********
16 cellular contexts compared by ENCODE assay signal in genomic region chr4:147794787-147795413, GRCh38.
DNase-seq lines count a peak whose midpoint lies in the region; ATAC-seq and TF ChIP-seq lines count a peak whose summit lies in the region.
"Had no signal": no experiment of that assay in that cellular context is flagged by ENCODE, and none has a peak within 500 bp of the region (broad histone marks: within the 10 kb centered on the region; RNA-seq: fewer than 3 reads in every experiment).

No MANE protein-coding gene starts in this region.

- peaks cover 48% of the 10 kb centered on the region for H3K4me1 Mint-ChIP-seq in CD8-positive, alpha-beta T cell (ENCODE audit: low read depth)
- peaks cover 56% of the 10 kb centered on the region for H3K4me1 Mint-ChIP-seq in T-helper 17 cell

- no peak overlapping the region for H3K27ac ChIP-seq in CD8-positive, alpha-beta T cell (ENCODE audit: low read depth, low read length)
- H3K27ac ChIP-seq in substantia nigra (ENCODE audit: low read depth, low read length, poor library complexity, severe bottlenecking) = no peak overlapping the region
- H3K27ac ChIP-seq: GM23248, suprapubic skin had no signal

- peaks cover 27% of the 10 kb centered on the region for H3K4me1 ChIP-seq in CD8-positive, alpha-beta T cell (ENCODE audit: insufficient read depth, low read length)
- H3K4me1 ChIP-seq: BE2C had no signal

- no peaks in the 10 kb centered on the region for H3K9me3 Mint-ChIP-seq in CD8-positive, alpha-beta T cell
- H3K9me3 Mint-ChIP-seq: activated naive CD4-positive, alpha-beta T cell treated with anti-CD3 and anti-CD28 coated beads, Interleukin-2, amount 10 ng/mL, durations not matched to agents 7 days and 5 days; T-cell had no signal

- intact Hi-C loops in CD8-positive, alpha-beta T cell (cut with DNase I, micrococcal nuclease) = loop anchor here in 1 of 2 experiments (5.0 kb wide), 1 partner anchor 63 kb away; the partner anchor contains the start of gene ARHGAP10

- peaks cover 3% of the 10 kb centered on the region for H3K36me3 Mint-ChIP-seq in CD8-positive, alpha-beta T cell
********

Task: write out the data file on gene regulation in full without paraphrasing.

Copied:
16 cellular contexts compared by ENCODE assay signal in genomic region chr4:147794787-147795413, GRCh38.
DNase-seq lines count a peak whose midpoint lies in the region; ATAC-seq and TF ChIP-seq lines count a peak whose summit lies in the region.
"Had no signal": no experiment of that assay in that cellular context is flagged by ENCODE, and none has a peak within 500 bp of the region (broad histone marks: within the 10 kb centered on the region; RNA-seq: fewer than 3 reads in every experiment).

No MANE protein-coding gene starts in this region.

- peaks cover 48% of the 10 kb centered on the region for H3K4me1 Mint-ChIP-seq in CD8-positive, alpha-beta T cell (ENCODE audit: low read depth)
- peaks cover 56% of the 10 kb centered on the region for H3K4me1 Mint-ChIP-seq in T-helper 17 cell

- no peak overlapping the region for H3K27ac ChIP-seq in CD8-positive, alpha-beta T cell (ENCODE audit: low read depth, low read length)
- H3K27ac ChIP-seq in substantia nigra (ENCODE audit: low read depth, low read length, poor library complexity, severe bottlenecking) = no peak overlapping the region
- H3K27ac ChIP-seq: GM23248, suprapubic skin had no signal

- peaks cover 27% of the 10 kb centered on the region for H3K4me1 ChIP-seq in CD8-positive, alpha-beta T cell (ENCODE audit: insufficient read depth, low read length)
- H3K4me1 ChIP-seq: BE2C had no signal

- no peaks in the 10 kb centered on the region for H3K9me3 Mint-ChIP-seq in CD8-positive, alpha-beta T cell
- H3K9me3 Mint-ChIP-seq: activated naive CD4-positive, alpha-beta T cell treated with anti-CD3 and anti-CD28 coated beads, Interleukin-2, amount 10 ng/mL, durations not matched to agents 7 days and 5 days; T-cell had no signal

- intact Hi-C loops in CD8-positive, alpha-beta T cell (cut with DNase I, micrococcal nuclease) = loop anchor here in 1 of 2 experiments (5.0 kb wide), 1 partner anchor 63 kb away; the partner anchor contains the start of gene ARHGAP10

- peaks cover 3% of the 10 kb centered on the region for H3K36me3 Mint-ChIP-seq in CD8-positive, alpha-beta T cell